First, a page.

Reviewer's Rating: ★★1/2
Three-time Oscar nominee Michelle Williams co-stars with the normally funny Seth Rogen in Canadian writer-director Sarah Polley’s Toronto-set drama, Take This Waltz.
Rogen is anything but funny in his role as a cook testing recipes for the all-chicken cookbook he’s writing. Williams plays his conflicted wife, a woman who questions her ability to stay married to her emotionally distant husband.
Episodes of extended, seemingly improvised dialogue nearly turn Take This Waltz into a mumblecore movie. Mumblecore films typically are low-budget. They can feature little-known actors but, as with Take This Waltz, stars looking for indie-film credentials appear in them, too.
Intimate conversation in mumblecore films tends to make the stories’ characters, not to mention the audience, uncomfortable. There also are intense, albeit silent, moments. And, for good measure, the Take This Waltz soundtrack features numerous oh-so-serious folk-pop songs.
Williams’ character, Margot, spends what seems like days looking sad. She lurches between laughter and tears. Rogen’s Lou prefers to turn quiet, shut down. Staring painfully in the manner of an abandoned, caged dog or cat is his specialty here.
Take This Waltz co-star Luke Kirby dominates the movie’s most uncomfortable scene. Kirby’s Daniel performs a more-creepy-than-sensual X-rated soliloquy for Williams, his audience of one.
Despite the indie trappings Take This Waltz subscribes to, Williams, an actress who did wonderful work in last year’s My Week With Marilyn, 2010’s Blue Valentine and 2005’s Brokeback Mountain, is worth watching. Margot forms the movie’s credibly tortured heart.
Margot shares a triangle of pain with Lou and Daniel. They’re all intensely unhappy, frustrated people.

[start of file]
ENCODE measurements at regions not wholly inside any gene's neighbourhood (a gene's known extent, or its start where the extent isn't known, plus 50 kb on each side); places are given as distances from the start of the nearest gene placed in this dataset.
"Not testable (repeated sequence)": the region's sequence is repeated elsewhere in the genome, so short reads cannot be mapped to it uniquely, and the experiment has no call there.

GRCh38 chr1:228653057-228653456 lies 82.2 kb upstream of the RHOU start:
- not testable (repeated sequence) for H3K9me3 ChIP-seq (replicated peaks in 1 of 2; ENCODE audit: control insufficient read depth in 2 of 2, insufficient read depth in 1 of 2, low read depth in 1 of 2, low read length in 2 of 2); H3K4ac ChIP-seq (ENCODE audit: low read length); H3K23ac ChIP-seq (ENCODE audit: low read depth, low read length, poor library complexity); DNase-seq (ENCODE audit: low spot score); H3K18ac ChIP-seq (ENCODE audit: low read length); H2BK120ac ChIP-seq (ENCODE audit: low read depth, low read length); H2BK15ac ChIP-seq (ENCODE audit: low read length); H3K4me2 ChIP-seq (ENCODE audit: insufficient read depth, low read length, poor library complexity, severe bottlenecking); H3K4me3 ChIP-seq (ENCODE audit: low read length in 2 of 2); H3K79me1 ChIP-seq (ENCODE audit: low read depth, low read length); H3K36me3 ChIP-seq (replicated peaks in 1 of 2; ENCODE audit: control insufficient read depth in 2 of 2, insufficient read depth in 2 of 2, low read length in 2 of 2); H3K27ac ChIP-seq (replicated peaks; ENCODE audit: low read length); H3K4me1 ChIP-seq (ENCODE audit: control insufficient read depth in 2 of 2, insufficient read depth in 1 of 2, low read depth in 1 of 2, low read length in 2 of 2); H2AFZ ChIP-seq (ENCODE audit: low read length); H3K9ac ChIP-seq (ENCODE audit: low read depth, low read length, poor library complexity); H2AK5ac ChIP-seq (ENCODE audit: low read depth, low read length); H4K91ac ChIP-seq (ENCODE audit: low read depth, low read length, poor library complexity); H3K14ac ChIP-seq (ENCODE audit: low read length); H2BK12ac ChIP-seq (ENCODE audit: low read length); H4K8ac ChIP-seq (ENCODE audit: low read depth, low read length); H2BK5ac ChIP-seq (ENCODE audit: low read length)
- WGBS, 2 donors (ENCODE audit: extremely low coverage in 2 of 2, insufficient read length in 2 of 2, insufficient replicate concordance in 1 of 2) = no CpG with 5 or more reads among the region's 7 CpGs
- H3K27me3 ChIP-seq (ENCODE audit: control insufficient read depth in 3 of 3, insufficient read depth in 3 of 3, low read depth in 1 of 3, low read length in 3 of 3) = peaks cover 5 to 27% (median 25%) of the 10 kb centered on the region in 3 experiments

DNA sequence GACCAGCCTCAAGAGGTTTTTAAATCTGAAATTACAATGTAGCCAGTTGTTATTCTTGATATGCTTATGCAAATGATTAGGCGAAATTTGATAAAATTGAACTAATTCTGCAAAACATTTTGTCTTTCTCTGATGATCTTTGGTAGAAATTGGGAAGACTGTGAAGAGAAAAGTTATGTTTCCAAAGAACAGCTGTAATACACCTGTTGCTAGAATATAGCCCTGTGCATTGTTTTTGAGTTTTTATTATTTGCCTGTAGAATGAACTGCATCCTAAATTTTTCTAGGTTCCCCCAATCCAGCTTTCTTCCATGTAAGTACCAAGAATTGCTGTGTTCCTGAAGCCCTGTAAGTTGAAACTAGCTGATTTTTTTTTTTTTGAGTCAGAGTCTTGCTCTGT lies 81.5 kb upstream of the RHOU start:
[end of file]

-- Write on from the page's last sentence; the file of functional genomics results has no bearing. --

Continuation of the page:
Margot and Daniel meet at a historic Canadian fort. He’s a tourist, she’s a freelance writer with an assignment to rewrite the site’s brochures. They see each other again at the Montreal airport, sit together on the plane and then share a cab back to their homes in a cute old Toronto neighborhood. It’s probably filled with aspiring songwriters, unpublished poets and novelists and artists who don’t show their work.
Margot and Daniels’s shared rides allow time for fey dialogue. In the midst of the verbiage, something deeper than their juvenile talk is happening.
It just so happens that they live across the street from each other. A convenient development for the film’s writer-director. Maybe it’s fate. As Margot and Daniel leave the cab they’ve shared, she turns sorrowfully to him and says, “I’m married.”
Margot’s interactions with husband Lou are either childishly playful or morosely disenchanted. He comes off as the marriage’s villain but her clinging and silliness is annoying.
It’s a testament to Williams’ talent that she makes Margot work. Although Rogen’s stunted Lou never quite emerges from his hiding place, Lou’s inability to connect with the wife who desperately wants intimacy from him suits the character.
With its A-list starring couple, much dialogue that may actually be scripted and nearly Hollywood-level production values, Take This Waltz is not mumblecore at its worst. Williams remains, however, is its high card.